CARACAS (Reuters) -A U.S.-backed effort to send aid to Venezuela in 2019 that ended in a violent standoff on the Colombian border was not planned in alignment with humanitarian principles, according to an audit by the Washington-based aid agency involved in the operation.

The U.S. Agency for International Development (USAID) sent aid material to the Colombian border region in February 2019 amid chronic shortages of food and medicine and rising malnutrition in Venezuela.

The Trump administration had planned for the supplies to be carried across the Colombian border into Venezuela by allies of Venezuelan opposition leader Juan Guaido. But the aid convoys were blocked by troops loyal to President Nicolas Maduro - who called the operation a violation of the nation's sovereignty.

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"(The) directive to pre-position humanitarian commodities was not driven by technical expertise or fully aligned with the Office of Inspector General, U.S. Agency for International Development ... principles of neutrality, independence, and being based on needs assessments," the USAID audit concluded.

The report, originally released on April 16, was first reported by the Associated Press.

The border standoff took place weeks after the Trump administration recognized Guaido as Venezuela's legitimate president and backed Guaido's creation of an interim government that was meant to advance a political transition in Venezuela.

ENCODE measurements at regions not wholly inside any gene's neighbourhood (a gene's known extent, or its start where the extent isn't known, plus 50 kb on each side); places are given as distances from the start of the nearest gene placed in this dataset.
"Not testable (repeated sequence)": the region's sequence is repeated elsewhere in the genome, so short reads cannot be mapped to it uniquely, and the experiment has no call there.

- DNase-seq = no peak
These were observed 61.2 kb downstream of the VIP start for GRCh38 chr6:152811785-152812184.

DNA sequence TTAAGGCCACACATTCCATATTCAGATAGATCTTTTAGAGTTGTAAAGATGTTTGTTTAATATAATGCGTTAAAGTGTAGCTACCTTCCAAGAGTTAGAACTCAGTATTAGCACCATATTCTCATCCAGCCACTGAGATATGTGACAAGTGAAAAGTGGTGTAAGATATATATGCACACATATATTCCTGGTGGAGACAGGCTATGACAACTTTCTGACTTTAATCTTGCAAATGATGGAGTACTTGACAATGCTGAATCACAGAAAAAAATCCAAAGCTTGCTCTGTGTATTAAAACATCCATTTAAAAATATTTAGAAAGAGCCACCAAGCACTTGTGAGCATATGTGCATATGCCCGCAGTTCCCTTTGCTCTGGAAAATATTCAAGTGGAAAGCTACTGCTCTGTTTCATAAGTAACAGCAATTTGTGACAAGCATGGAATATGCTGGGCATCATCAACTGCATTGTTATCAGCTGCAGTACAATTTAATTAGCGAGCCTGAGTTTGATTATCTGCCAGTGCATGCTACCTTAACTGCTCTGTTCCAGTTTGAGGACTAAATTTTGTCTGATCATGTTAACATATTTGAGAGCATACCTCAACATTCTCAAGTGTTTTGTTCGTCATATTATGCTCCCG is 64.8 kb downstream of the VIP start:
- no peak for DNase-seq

During the aid effort, USAID leaders instructed officials to align decisions "toward reinforcing the Interim Government's credibility," the report says.

It adds that USAID's leadership directed officials to minimize funding to United Nations agencies, even though they had infrastructure in Venezuela to deliver such goods, because it believed they were sympathetic to Maduro's government.

"The Boliviarian government in February 2019 warned about the fraudulence of the supposed humanitarian aid from the US in Cucuta," tweeted Venezuelan Foreign Minister Jorge Arreaza, in reference to the Colombian border city where much of the aid was sent. "Today, @USAID itself recognizes that it was part of a political operation meant to change a government."

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"It was never a humanitarian action, but rather a covert operation," wrote Information Minister Freddy Ñañez in an emailed statement. "Humanitarian aid was the excuse with which they tried to break our territorial sovereignty."

The U.S. State Department did not immediately respond to a request for comment.

"We welcome this and all reports that aim to improve the effectiveness of USAID's work, especially in challenging operating environments," a USAID spokesperson said in an emailed response to Reuters.

Of the 368 tonnes of supplies sent to the Colombia-Venezuela border region, only eight were delivered to Venezuela, with the remainder distributed in Colombia or shipped to Somalia, the report said.

Following the aid standoff, Maduro's government began progressively allowing for a greater influx of foreign aid and an expanded presence of international humanitarian groups.

(Reporting by Brian Ellsworth, additional reporting by Simon Lewis in Washington;Editing by Marguerita Choy and Aurora Ellis)